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Social platforms are starting to resemble each other

What does that mean for marketers?

Never in the past two decades of social media history have the features, ad formats, and other business initiatives of the four major social platforms looked as similar as they do today. But they don’t just look alike—many of the social platforms’ new offerings are a nod to TikTok, 2020’s breakout social star.

That’s a major shift from previous years when the social networks tried to attract audiences by differentiating themselves. Remember when Twitter started calling itself a news app in 2016? It even went so far as to remove its app from the social network category in mobile app stores and place it in the news section.

That’s not to say the social platforms haven't ever taken pages out of each other’s playbooks: Instagram “stole” Stories from Snapchat in 2016 and arguably made the format more successful. Flash forward to today, and Facebook has integrated a Stories-like feature into all of its apps, including WhatsApp and Messenger, and Twitter now has its own disappearing photo and video feature, Fleets.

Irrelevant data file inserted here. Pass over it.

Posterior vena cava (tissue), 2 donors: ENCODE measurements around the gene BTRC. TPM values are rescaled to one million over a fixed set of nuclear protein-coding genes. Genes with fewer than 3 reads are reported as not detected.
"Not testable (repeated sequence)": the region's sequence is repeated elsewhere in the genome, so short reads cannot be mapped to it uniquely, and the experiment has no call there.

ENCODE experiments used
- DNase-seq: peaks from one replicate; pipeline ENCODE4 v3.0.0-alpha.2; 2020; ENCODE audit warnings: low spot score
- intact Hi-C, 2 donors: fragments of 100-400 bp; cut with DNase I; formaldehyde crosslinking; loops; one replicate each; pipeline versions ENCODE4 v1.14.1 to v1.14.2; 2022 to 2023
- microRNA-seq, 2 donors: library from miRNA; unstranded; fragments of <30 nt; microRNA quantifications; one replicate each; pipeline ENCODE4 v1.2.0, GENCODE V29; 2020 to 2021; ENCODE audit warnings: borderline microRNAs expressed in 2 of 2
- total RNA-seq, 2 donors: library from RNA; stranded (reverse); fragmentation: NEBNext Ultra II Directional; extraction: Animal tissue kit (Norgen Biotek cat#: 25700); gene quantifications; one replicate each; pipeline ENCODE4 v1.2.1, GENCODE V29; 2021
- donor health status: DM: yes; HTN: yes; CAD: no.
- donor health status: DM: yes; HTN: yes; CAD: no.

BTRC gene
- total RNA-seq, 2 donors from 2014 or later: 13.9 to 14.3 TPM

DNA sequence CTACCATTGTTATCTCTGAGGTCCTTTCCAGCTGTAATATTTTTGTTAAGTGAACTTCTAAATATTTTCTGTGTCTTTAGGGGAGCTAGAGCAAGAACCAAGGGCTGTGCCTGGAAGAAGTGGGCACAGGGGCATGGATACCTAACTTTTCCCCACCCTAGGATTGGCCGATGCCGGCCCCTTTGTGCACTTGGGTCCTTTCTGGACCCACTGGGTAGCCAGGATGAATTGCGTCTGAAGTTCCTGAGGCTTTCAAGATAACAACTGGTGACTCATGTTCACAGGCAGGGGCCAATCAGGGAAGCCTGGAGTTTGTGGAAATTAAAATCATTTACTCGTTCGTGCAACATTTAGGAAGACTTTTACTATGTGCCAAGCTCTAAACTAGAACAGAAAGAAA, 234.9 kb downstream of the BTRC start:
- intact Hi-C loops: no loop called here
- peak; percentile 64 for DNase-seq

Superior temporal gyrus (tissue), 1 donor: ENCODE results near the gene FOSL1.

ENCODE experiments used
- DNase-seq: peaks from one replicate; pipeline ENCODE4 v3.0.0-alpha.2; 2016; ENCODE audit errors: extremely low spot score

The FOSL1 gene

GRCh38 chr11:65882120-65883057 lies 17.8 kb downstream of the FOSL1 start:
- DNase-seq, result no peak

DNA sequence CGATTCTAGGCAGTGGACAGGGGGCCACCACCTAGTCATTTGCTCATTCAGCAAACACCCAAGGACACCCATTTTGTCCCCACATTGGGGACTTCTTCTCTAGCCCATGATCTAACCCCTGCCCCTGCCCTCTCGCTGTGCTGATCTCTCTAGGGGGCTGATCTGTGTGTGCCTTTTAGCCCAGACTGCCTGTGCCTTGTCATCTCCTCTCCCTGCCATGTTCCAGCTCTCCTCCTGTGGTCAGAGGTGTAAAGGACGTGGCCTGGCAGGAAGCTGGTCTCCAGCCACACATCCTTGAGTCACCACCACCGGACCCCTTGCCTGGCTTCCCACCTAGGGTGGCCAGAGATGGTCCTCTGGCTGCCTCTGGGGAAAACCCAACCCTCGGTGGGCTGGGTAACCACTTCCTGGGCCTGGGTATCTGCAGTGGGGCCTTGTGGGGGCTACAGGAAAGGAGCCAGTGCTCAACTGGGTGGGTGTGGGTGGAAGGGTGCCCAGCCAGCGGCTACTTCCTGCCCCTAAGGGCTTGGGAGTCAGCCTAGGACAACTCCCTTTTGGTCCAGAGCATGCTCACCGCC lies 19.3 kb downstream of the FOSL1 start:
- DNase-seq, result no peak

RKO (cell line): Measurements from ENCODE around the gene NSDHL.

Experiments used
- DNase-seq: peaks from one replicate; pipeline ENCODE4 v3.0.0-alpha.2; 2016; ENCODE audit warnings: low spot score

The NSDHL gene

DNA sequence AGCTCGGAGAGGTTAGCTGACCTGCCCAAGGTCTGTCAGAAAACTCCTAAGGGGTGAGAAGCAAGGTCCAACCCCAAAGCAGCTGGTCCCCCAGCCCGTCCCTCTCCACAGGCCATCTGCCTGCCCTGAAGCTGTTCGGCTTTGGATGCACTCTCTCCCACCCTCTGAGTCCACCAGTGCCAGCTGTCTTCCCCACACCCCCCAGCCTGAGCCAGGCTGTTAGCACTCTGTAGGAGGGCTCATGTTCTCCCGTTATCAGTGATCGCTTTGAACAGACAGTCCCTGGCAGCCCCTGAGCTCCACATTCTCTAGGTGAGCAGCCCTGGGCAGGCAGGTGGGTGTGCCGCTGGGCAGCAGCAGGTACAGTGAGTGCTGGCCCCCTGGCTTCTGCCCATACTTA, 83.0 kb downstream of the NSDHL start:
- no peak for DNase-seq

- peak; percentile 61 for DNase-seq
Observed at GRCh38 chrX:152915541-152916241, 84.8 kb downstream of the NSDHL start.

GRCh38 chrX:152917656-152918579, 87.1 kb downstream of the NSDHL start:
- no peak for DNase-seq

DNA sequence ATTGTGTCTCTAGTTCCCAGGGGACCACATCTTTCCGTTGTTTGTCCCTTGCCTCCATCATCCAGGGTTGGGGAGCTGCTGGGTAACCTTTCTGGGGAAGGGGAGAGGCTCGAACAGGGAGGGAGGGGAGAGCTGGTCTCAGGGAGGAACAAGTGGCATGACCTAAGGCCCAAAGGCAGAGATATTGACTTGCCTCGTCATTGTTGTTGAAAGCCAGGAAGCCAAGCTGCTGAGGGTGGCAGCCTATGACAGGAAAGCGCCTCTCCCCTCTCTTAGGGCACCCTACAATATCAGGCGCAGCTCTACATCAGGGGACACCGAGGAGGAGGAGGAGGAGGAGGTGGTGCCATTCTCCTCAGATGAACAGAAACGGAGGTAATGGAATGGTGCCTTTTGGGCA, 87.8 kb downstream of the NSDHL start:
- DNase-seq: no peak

But while the shift may have been in motion before 2020, the pandemic has greatly increased the speed at which these changes are happening. As the pandemic propelled social media usage—particularly on TikTok—and temporarily slowed ad spending, Facebook, Instagram, Snapchat, Twitter, and others quickly rolled out new services to retain users and diversify their revenue streams.

The result? A new social media world order where the platforms have more in common than not.

In 2021, marketers can expect the social properties to start streamlining their services as they figure out what works and what doesn’t. Not every feature will be successful on every platform, as their user bases and value propositions will remain different. Do Twitter users really want—or need—ephemeral content the way Instagram or Snapchat users do? Probably not. Will Instagram users adopt TikTok-like short videos? All signs point to yes.